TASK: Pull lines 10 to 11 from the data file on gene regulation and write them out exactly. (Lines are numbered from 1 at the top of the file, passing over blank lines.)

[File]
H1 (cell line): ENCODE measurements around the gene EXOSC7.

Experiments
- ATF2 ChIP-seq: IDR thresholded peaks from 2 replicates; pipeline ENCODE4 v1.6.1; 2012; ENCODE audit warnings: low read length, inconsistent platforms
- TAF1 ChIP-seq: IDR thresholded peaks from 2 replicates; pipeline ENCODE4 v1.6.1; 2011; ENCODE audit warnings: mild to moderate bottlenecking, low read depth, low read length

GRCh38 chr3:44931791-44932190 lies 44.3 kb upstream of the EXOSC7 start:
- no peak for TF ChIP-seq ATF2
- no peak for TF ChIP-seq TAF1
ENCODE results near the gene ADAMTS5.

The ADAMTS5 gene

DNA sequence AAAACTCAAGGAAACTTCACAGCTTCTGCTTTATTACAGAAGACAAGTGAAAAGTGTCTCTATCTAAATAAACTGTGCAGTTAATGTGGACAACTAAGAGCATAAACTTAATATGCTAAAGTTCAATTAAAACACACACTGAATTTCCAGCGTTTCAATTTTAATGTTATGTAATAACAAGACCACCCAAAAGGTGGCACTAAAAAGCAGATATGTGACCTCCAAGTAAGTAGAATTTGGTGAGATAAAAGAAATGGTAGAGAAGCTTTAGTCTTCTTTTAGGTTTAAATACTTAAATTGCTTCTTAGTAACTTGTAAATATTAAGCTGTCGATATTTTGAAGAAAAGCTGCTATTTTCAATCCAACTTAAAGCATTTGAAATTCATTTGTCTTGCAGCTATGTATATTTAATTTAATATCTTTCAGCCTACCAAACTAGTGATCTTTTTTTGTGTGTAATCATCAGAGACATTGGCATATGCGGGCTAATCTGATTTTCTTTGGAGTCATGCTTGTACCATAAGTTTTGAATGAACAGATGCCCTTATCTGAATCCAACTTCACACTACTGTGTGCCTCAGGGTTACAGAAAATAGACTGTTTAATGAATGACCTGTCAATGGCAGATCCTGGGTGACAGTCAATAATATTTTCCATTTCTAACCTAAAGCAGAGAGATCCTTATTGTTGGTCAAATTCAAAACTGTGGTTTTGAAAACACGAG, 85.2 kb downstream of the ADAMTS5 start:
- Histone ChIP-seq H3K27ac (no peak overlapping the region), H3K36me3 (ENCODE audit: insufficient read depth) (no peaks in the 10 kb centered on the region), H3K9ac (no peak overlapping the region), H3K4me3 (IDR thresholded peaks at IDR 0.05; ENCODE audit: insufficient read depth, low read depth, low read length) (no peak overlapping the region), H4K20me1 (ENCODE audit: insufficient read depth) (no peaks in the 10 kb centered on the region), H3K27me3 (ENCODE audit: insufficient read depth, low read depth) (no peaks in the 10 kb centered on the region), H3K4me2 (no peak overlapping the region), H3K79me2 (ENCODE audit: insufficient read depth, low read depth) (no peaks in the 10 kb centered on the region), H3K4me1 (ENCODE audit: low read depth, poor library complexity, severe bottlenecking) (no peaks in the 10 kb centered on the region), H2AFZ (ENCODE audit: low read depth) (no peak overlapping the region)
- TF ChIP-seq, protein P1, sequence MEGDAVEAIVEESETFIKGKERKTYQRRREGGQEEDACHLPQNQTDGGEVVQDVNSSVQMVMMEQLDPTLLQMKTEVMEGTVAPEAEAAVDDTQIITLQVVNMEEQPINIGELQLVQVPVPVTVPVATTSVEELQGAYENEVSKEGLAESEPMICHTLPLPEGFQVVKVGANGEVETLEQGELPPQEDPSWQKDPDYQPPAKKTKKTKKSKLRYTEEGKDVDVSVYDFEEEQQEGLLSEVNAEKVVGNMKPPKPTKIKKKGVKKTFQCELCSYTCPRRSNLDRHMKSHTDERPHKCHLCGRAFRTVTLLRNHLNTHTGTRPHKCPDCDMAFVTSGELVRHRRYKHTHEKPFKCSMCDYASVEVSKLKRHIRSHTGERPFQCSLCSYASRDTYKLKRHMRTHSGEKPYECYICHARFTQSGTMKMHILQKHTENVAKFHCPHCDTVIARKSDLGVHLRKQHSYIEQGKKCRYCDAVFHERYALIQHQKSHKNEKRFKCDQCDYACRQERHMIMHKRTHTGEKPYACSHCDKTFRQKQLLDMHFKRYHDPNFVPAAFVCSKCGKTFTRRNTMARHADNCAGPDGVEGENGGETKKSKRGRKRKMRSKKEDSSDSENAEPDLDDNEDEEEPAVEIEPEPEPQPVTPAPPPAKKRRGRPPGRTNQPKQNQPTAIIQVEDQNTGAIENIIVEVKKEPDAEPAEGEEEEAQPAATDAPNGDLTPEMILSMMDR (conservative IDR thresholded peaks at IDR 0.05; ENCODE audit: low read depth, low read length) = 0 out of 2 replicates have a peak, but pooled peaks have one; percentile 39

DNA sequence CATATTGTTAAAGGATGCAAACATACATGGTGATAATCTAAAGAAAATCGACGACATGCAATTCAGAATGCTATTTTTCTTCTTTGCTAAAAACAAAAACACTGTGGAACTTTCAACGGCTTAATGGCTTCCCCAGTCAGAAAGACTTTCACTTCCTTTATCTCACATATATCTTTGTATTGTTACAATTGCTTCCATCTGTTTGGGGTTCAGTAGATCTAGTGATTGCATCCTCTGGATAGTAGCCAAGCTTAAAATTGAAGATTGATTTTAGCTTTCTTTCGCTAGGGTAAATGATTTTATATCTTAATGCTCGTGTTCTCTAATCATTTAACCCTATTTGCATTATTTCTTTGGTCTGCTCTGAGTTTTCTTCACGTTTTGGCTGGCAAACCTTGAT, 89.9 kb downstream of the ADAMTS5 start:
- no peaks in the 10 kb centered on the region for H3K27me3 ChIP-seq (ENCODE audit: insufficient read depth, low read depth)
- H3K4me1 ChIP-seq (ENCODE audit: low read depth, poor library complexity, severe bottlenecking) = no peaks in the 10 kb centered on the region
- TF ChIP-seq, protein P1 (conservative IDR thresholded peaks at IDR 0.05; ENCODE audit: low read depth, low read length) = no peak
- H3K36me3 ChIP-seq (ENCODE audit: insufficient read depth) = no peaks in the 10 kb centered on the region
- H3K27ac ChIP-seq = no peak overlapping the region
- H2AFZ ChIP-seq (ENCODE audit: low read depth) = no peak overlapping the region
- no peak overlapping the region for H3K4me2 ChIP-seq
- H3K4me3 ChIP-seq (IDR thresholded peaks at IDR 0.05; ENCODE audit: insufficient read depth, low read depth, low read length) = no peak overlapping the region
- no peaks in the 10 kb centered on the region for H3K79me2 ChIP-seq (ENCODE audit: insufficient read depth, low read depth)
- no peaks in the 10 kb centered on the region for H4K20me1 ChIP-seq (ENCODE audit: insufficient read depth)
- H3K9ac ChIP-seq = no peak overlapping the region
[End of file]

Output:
DNA sequence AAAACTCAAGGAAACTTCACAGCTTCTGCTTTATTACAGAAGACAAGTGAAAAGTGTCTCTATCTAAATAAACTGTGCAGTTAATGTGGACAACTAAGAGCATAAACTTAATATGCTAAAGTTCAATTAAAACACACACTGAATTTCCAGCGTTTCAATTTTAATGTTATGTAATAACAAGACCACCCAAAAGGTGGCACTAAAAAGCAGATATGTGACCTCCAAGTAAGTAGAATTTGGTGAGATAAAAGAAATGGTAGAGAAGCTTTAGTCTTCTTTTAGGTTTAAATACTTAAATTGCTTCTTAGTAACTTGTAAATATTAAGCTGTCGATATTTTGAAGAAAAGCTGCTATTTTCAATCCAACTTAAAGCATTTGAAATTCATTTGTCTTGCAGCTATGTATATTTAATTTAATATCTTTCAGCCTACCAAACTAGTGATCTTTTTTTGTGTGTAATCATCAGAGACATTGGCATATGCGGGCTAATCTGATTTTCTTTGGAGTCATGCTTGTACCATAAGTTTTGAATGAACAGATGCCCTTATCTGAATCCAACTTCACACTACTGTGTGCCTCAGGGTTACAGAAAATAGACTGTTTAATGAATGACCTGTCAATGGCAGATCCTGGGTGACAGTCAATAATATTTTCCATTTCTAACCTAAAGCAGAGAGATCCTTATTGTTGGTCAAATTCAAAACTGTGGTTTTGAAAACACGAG, 85.2 kb downstream of the ADAMTS5 start:
- Histone ChIP-seq H3K27ac (no peak overlapping the region), H3K36me3 (ENCODE audit: insufficient read depth) (no peaks in the 10 kb centered on the region), H3K9ac (no peak overlapping the region), H3K4me3 (IDR thresholded peaks at IDR 0.05; ENCODE audit: insufficient read depth, low read depth, low read length) (no peak overlapping the region), H4K20me1 (ENCODE audit: insufficient read depth) (no peaks in the 10 kb centered on the region), H3K27me3 (ENCODE audit: insufficient read depth, low read depth) (no peaks in the 10 kb centered on the region), H3K4me2 (no peak overlapping the region), H3K79me2 (ENCODE audit: insufficient read depth, low read depth) (no peaks in the 10 kb centered on the region), H3K4me1 (ENCODE audit: low read depth, poor library complexity, severe bottlenecking) (no peaks in the 10 kb centered on the region), H2AFZ (ENCODE audit: low read depth) (no peak overlapping the region)